A 2012 picture of Dasho Karma Ura

The Bhutanese and the Golden Mountain

By Dasho Karma Ura

The main trends for the last 10 years of our country as a whole has been nothing less than dramatic. Three factors that fuel each other have contributed to this: The rise of youthful population, political parties, and social media. Within broader changes of the country in the last 10 years roughly after the onset of a new period of elections at parliamentary and local government levels, a plethora of newspapers, radio stations, and countless social media sites have emerged.

Looking back and around, The Bhutanese has certainly been the most credible non-governmental and independent weekly newspaper in the country.

The success of a newly founded media institution such as The Bhutanese is sustained only by the commitment and the ability of its editor-in-chief. The quality of its content and the editorial standard are innately associated with the editor-in-chief. To his credit, the editor-in-chief of The Bhutanese has forged a substantive weekly with both domestic and international readership. I am inclined to think, although I do not have comparative data that on the basis of word length, that it is a very cost effectively run newspaper.

Covering cost can be very difficult for an investigative newspaper as it is manpower intensive to uncover information from averse and antagonistic sources, and it is a sign that it is run efficiently.

The attention to substantive issues reflects partly his academic background from a highly reputed college (St. Stephen’s College, Delhi) and his rich experience as a reporter in a range of newspapers from Indian Express to Kuensel. By and large, most readers have views of The Bhutanese as an investigative paper. The preponderence of relatively new investigative reports in The Bhutanese reflects his searching nose for tracking baffling, suspicious and unscrupulous actions, where others would have given up. It is a measure of good order of our society and respect for role of professional journalists that The Bhutanese could carry out such news without any retaliatary threat.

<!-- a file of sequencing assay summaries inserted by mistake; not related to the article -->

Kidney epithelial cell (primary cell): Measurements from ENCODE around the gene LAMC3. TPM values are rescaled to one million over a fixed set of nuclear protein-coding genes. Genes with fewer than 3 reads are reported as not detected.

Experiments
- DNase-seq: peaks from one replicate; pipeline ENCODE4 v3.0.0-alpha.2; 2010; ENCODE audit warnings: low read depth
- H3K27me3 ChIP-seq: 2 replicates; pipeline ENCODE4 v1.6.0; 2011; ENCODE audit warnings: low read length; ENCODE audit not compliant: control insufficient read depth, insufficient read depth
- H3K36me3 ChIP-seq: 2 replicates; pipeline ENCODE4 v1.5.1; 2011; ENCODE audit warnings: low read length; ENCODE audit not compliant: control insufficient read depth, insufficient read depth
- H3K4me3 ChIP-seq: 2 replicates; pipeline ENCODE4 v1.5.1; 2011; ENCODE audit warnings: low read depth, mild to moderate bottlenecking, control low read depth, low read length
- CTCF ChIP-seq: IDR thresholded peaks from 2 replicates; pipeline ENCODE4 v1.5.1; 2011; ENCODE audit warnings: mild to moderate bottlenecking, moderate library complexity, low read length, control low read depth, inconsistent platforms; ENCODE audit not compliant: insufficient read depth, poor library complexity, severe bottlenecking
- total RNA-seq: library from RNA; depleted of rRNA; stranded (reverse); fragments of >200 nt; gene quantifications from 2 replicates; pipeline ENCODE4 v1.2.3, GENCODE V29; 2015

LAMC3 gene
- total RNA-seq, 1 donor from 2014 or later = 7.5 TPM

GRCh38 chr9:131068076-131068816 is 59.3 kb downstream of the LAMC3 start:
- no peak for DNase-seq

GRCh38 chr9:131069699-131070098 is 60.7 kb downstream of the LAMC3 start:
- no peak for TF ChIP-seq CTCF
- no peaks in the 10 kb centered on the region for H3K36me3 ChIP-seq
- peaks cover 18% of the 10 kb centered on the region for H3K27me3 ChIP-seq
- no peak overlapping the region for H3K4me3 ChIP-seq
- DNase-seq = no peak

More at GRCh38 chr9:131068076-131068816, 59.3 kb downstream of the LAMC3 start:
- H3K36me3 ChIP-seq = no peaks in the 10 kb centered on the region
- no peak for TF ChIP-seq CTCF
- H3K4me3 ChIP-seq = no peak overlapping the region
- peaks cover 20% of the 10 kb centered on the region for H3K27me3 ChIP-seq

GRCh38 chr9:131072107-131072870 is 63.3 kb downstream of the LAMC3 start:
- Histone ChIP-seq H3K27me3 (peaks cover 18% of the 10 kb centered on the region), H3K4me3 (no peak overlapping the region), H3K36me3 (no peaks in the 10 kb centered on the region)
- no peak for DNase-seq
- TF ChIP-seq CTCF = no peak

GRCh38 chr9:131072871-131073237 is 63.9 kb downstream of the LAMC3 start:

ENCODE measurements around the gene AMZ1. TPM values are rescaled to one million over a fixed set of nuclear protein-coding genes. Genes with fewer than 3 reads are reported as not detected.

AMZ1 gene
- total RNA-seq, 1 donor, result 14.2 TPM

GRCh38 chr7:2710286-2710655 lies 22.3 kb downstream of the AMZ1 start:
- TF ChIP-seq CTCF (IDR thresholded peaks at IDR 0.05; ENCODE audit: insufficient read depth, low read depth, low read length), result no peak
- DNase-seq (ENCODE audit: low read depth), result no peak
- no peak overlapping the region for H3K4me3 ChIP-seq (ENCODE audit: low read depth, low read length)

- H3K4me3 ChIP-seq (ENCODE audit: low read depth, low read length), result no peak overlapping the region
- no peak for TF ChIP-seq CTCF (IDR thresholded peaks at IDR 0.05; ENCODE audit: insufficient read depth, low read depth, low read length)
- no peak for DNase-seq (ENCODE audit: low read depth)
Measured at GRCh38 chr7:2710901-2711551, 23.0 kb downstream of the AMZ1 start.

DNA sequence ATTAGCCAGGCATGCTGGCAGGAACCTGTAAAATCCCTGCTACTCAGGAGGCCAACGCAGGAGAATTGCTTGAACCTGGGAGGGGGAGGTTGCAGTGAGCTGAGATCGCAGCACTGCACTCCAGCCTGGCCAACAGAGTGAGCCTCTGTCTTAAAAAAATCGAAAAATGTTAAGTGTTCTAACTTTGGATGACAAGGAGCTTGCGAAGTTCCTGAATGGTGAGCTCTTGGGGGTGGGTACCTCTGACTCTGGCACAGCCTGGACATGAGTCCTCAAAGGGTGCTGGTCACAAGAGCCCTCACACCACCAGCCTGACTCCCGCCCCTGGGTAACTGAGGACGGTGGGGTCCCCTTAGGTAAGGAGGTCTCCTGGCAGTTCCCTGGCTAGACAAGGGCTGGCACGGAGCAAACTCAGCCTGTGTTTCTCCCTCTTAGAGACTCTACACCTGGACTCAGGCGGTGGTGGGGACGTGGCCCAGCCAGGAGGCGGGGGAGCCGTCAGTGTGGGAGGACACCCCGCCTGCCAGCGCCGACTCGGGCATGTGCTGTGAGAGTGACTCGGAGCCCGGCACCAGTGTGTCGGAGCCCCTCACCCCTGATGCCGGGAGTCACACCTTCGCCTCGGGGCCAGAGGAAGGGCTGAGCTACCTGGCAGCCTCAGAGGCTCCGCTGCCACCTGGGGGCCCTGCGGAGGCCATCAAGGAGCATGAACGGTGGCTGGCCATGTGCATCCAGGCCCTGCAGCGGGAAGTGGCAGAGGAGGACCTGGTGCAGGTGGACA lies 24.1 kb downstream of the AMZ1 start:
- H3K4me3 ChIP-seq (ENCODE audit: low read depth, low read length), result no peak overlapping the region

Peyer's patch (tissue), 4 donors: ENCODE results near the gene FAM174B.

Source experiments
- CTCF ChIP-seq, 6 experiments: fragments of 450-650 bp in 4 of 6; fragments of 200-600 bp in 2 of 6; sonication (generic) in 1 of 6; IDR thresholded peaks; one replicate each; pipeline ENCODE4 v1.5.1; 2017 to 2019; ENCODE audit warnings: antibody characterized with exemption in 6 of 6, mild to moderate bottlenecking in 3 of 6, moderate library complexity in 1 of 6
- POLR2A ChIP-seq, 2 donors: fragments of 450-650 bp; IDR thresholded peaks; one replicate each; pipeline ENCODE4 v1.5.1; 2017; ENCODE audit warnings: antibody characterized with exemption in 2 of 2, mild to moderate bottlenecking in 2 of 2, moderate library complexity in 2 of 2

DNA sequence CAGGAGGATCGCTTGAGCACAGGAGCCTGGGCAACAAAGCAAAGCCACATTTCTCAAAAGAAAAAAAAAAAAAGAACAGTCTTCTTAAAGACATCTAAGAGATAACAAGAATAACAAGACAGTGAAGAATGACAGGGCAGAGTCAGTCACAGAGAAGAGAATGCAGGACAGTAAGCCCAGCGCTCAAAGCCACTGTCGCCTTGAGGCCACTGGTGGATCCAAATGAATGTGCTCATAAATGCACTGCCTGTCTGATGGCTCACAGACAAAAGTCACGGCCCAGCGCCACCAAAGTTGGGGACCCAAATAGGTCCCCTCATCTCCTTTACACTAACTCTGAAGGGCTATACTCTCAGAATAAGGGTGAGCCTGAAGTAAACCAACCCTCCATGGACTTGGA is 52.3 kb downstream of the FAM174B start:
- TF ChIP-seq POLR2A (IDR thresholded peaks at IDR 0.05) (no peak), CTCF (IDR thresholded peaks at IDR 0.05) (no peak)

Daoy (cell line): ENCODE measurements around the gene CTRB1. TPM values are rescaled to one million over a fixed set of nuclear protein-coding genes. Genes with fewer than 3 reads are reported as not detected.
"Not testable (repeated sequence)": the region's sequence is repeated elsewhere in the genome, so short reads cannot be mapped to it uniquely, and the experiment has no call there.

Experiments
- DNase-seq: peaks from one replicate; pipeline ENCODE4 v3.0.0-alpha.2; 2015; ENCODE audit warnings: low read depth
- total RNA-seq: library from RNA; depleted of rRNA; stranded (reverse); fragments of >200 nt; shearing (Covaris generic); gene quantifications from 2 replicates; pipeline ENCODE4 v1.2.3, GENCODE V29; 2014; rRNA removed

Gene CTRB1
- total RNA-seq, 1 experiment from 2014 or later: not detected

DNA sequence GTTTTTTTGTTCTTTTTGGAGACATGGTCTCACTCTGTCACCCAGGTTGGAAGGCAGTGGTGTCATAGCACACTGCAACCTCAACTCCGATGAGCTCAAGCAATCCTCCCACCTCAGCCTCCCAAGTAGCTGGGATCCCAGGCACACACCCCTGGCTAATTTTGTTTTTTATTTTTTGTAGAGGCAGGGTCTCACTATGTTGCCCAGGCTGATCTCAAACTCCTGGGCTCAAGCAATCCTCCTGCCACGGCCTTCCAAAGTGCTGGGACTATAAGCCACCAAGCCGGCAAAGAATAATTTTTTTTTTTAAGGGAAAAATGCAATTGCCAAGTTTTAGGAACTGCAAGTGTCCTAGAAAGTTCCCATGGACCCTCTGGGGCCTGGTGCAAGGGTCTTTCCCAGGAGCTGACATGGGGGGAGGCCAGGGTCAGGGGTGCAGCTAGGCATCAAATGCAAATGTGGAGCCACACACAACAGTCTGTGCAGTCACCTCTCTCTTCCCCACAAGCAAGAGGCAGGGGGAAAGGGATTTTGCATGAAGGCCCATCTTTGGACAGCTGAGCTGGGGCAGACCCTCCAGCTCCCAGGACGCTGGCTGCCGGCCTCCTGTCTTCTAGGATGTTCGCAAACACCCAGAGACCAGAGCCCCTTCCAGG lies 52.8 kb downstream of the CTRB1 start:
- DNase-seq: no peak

Admirably, The Bhutanese has also not shied and looked away from raising usually considered awkward and averted issues in foreign relations. In this sense The Bhutanese contributes to speaking to greater powers and issues of which understanding is necessary to foster a better citizenship in a world becoming more complex.

The continuity of our mundane thoughts and identities depend from moving from what we think we were in the past to the present, and what we think what we are in the present to the future. It is the same with The Bhutanese. Having built a reasonable presence and identity in the current flux of events especially among readership in Thimphu, what is most important now on the occasion of its 10th anniversary is contemplating what it can be in the near future.

In a relatively young population with each holding a data-enabled phone, people will increasingly turn to timely in depth reports rather than online sources which merely string a series of  empty headlines from  secondary sources. Thus The Bhutanese might consider broadening its pages more towards original investigative journalism rather than less. There will always be readers for such journalism while purveyors of headlines from secondary sources will be bypassed by the readers who will directly go to individual sites posting information instantly. What will be more challenging is how to raise money to cover such investigative journalism.

Journalism and media are cultural, artistic, educational and scientific spaces, and they have tremendous effect on the population if they are positive. As the classical Buddhist saying goes, those who live on a golden mountain will become golden and those who live on a poisonous mountain will become poisonous.

Media is such a space or environment today because of its pervasive influence on the population.

The Bhutanese, I’m sure, will continue to be part in the creation of a golden landscape in our country. I offer my felicitations for what you have been so far and my good wishes for the future.

The writer is the President of the Center for Bhutan Studies and Gross National Happiness Research.

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